- The PLOS Ebola Collection
Of particular interest is an interactive map and timeline of the outbreak, discussed in detail by Larry Greenemeier on the Scientific American website.
- World Health Organization Ebola Portal
- WHO Global Alert and Response: Ebola in West Africa
- U.S. Centers for Disease Control (CDC) Ebola information
- U.S. CDC Travelers information
- United Kingdom Topic: Ebola
- South African Department of Health Ebola information
This list is only a small portion of the high quality information sources available. Feel free to share your go-to high-quality information resources in the comments.
September 29, 2014 Leave a Comment
Three instructors, five team leaders, 37 participants, 5 regional locations in New York, and 963 miles travelled; this, the winning equation for a summertime road trip of the third Library Instruction Leadership Academy (LILAC).
Dr. Brian Morgan of the Ella Shear Cline School of Education joined librarians Michelle Costello and Kim Davies Hoffman, along with many other co-Principal Investigators on the IITG planning team, to design a LILAC like none before. After offering two local instances of the academy (2010 & 2013), meant to train librarians new to instructional roles in foundational pedagogical methods, LILAC 3 aims to widen the audience throughout New York State. The first stage included five full-day workshops (over a two-week period) in various regions of the state, in an attempt to reach as many participants as possible – Potsdam, Saratoga Springs, Highland, Rochester, and Ithaca. Dr. Morgan provided a thorough grounding in pedagogical theory and Michelle and Kim followed with demonstrations of that theory into the practice of library instruction. Students were immersed in the theory as they contemplated their professional content through hands-on and collaborative activities
Giving LILAC participants a three-week break to resume their typical fall semester routine, online modules for the academy picked up on Monday, September 15, beginning with a focus on librarian interactions with students and collaborations with faculty and community members. Three more two-week modules will be spread out until mid-November and participants will culminate their learning with multiple final projects (a progressively developed lesson plan, a usable digital asset that can be used to supplement a class lesson or used to promote library services, and an action plan for a project personalized to each participant’s library).
LILAC 3 is not only meant to educate its participants, but its developers too. Module presenters are experimenting with new technologies to translate the typical LILAC content into asynchronous learning. The regional leaders have been immersed in the LILAC experience since the time of IITG proposal writing, so that they might sustain in future years such professional development opportunities in their local regions.
September 26, 2014 Leave a Comment
The Imaginarium is a place of creativity. It is an open area that contains materials, ideas, and tools that can be used to enhance learning. School of Education students can use the space to meet for projects, use the material to create bulletin boards, complete assessment pieces, and use a variety of resources, models, and manipulates available in TERC to enhance lessons.
The area is also open to the community. We would love to encourage members to explore the fiction and nonfiction novels available for variety of grade levels. In addition, there are many games and resources available for students to practice skills.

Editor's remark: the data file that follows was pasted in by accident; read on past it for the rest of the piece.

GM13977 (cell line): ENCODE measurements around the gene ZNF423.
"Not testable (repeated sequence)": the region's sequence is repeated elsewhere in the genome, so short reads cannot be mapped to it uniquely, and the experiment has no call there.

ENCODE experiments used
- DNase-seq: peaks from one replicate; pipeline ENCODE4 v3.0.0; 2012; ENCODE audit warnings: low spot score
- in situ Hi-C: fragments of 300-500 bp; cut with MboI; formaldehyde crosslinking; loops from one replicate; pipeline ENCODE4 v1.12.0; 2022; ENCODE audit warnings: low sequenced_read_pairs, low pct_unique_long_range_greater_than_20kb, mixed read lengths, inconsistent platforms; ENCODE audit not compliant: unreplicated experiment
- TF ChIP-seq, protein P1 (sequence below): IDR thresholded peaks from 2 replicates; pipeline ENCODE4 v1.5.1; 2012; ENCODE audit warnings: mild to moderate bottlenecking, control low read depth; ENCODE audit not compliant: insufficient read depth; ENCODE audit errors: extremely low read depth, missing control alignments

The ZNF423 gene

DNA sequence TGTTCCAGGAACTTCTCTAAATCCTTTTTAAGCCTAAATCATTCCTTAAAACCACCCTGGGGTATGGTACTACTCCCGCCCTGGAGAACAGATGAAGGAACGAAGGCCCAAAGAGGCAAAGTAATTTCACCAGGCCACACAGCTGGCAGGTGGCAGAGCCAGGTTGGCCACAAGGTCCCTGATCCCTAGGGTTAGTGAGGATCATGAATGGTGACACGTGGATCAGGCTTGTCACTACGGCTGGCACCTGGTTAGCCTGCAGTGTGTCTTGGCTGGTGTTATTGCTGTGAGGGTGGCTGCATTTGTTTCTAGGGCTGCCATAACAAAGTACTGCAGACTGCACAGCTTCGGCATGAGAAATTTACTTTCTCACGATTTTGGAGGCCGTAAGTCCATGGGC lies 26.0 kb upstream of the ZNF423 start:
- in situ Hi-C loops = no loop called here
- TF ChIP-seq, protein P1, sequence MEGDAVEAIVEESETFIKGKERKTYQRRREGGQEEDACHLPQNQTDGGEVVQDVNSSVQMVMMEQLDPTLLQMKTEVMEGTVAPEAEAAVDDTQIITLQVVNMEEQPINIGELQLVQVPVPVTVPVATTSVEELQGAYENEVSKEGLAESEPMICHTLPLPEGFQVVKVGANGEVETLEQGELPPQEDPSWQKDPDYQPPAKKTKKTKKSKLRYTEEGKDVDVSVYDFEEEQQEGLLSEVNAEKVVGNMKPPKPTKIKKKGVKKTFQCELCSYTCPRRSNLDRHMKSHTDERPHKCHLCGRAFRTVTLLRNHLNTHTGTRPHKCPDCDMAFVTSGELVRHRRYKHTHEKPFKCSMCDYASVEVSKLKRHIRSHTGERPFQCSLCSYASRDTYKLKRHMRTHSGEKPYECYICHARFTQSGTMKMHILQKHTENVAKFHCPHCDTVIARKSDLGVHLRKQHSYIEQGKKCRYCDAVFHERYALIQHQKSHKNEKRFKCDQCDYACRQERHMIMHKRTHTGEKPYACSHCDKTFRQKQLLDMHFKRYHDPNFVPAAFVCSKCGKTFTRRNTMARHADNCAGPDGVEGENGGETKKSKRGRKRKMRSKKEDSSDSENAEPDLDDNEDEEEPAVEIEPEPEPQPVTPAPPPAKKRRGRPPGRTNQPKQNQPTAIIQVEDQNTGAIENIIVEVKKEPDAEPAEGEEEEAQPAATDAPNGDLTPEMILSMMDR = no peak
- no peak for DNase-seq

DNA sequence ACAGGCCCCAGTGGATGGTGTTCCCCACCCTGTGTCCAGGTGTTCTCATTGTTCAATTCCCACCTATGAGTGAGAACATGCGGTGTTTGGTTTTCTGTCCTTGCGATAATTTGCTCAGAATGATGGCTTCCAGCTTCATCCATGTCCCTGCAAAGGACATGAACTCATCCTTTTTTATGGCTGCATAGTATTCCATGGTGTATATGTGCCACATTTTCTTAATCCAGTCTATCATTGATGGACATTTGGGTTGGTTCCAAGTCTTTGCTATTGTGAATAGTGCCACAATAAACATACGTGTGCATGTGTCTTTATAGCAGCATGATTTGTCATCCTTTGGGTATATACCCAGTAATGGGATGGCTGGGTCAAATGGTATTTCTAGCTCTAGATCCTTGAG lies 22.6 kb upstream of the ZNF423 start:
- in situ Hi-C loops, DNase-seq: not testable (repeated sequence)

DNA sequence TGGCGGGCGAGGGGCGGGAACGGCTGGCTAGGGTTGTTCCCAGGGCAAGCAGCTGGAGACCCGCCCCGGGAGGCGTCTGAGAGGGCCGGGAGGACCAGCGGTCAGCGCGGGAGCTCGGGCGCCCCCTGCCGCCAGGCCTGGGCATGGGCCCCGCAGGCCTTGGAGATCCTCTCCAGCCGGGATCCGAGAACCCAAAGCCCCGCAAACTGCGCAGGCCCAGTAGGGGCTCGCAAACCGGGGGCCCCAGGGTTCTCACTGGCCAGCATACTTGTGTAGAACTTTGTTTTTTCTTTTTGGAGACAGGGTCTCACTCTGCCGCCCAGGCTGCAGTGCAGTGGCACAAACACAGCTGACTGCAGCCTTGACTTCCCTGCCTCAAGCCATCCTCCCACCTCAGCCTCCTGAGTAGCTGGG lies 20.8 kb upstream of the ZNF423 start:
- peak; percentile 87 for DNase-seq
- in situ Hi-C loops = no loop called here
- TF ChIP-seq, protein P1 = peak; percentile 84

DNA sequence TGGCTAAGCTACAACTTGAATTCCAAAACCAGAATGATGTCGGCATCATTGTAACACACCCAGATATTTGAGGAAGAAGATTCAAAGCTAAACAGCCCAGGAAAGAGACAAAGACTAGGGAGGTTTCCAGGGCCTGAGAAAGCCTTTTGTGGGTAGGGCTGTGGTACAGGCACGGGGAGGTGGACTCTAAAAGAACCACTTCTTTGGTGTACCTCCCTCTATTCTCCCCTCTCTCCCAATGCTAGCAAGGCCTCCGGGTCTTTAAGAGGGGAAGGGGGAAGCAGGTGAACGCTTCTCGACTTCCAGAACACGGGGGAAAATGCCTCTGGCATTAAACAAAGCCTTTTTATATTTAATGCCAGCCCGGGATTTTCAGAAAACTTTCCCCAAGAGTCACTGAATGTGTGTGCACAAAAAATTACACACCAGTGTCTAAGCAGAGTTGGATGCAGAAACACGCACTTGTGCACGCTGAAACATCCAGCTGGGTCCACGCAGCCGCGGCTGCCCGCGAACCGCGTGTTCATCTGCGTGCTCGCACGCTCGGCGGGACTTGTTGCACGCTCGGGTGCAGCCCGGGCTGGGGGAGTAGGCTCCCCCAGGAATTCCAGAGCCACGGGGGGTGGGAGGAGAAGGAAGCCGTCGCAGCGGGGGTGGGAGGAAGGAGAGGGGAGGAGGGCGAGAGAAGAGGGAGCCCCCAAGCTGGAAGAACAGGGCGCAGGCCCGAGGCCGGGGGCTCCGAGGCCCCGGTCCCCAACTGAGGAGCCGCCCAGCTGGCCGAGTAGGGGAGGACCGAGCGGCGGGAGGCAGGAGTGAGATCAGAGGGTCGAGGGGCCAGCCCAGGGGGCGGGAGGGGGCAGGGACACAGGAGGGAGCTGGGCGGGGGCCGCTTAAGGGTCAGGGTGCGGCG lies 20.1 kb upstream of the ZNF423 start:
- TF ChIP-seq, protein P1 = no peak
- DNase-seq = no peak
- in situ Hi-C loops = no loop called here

Office hours are available on Tuesday and Thursday evening from 6-8pm. Please stop by and meet with the Imaginarium curator for help with your projects.
George Bernard Shaw once said, “Imagination is the beginning of creation. You imagine what you desire, you will what you imagine, and at last you create what you will.” So visit the Imaginarium and allow your imagination to flow.
September 21, 2014 Leave a Comment
Forget Redbox and Netflix. Milne Library has an AMAZING selection of entertaining DVDs – more than 1,500 feature films and television series — chosen with you, the college student, in mind . What’s more, you don’t have to spend a cent and you’ll get four weeks to watch them. They’re a cinch to browse, too, now that they’re arranged alphabetically by title on new spinning display units on Milne’s Lower Level. No more call numbers to write down or try to remember, no more craning your next and straining your eyes to find that call number stuck on the narrow spine of the DVD case – just simple, straightforward, and more enjoyable DVD pickin’!
If you’re one of those who prefer to browse for movies and such in GLOCAT Classic first, the handy “DVDs & Videos” tab allows you to see not only what Milne has but what’s not currently checked out. Here a title search, or a keyword search on a particular actor, director, topic, etc., will bring up just DVDs and videos that match what you’re looking for. To find just the most recent releases, search by date range (e.g., “2014-2014”) and a list of that year’s releases will come up, arranged alphabetically by title.
Users should know that, in addition to the feature films and television series they’ll find on the spinning units, Milne owns many other titles in DVD format (think PBS documentaries). These are still arranged by call number and housed on shelves opposite the “spinners.”
Liz Argentieri, Special Collections
September 16, 2014 Leave a Comment
iOS 8, the next update for Apple iPhones and iPads, is over 2GB in size. It’s huge. It will be released tomorrow, Wednesday, September 17. We have hundreds of these Apple devices on campus. If any significant number of them all attempt to download their update at the same time, we are going to suffer a genuine case of network over-utilization.
We are looking at deploying a caching server to minimize some of this pain, but, realistically, the network, the Internet, wireless, it’s all going to be slow and painful for the next few days. Please don’t be surprised when things don’t behave as usual and perform below their usual standard.